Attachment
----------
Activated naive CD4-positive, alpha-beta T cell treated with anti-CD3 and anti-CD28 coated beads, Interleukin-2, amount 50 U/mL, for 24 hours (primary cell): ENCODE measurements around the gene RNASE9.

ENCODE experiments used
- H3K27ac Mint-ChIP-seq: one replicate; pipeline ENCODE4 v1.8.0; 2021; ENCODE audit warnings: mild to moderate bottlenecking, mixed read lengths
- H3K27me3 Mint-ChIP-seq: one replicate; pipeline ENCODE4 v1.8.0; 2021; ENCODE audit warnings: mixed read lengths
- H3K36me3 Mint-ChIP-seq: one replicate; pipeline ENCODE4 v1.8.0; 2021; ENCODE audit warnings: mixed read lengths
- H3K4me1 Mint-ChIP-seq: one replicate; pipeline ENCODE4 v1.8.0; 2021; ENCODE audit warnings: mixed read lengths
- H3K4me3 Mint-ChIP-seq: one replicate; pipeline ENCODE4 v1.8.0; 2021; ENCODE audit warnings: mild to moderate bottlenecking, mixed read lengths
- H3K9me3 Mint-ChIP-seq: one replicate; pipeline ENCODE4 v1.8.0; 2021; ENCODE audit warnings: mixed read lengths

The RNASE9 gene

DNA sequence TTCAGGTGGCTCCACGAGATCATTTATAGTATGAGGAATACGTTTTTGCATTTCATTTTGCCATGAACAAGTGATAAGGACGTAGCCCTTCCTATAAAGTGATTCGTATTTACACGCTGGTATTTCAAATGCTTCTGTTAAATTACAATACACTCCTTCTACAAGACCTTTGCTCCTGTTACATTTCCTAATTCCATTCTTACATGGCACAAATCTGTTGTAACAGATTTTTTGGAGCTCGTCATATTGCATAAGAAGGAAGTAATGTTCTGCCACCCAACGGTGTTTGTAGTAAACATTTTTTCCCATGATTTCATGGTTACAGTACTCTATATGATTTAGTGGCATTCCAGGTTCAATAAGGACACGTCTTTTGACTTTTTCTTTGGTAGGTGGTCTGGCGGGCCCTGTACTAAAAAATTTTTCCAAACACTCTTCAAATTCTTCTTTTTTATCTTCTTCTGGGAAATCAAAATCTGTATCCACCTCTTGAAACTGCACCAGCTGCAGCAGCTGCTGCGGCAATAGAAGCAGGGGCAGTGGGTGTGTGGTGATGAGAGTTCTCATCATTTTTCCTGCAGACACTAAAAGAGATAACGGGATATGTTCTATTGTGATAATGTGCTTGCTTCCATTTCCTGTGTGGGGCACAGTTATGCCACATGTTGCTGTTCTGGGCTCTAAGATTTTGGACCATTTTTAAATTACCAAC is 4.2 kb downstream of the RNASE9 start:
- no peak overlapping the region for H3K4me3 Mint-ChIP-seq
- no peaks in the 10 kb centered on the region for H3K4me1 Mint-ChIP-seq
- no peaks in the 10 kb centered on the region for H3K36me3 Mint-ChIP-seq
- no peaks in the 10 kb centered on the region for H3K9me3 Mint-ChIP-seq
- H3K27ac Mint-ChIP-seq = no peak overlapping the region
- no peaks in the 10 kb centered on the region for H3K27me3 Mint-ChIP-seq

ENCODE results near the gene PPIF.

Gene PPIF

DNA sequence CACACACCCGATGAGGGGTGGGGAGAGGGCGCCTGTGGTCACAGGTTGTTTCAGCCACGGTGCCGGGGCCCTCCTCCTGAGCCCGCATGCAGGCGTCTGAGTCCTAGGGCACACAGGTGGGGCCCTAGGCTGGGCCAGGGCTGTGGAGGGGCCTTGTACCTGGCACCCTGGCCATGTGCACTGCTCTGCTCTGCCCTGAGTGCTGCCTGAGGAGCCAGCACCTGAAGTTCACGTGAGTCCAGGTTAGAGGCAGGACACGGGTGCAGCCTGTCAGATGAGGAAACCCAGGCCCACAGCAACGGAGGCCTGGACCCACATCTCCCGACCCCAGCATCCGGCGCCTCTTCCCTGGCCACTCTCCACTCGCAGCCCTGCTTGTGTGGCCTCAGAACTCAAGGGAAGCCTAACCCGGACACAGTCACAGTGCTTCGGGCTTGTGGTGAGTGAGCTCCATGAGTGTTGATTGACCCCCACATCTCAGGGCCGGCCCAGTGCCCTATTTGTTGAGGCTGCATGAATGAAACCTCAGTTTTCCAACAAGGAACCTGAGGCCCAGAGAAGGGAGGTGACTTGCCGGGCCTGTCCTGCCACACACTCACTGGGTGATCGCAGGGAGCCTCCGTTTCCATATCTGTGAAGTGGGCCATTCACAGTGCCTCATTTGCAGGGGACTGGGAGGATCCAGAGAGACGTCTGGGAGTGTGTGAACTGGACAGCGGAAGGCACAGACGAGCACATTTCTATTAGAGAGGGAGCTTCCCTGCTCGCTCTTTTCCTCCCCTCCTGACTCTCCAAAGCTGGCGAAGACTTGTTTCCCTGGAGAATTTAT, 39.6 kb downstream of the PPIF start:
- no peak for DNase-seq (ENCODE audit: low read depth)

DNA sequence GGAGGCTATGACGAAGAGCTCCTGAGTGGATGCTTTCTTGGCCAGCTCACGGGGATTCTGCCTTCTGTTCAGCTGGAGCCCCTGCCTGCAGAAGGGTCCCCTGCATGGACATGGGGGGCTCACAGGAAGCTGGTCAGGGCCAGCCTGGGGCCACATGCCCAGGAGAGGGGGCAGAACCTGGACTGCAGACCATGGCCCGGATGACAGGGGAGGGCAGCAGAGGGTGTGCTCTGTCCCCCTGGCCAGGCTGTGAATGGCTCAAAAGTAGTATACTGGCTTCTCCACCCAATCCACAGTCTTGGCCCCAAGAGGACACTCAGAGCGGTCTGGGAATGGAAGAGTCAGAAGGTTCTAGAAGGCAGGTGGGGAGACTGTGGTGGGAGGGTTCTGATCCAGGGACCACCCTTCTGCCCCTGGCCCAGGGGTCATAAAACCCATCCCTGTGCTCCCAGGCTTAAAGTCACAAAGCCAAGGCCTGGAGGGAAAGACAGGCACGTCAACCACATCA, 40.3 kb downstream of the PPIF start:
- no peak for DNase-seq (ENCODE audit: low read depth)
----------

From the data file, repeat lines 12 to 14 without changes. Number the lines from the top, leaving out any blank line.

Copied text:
- no peaks in the 10 kb centered on the region for H3K4me1 Mint-ChIP-seq
- no peaks in the 10 kb centered on the region for H3K36me3 Mint-ChIP-seq
- no peaks in the 10 kb centered on the region for H3K9me3 Mint-ChIP-seq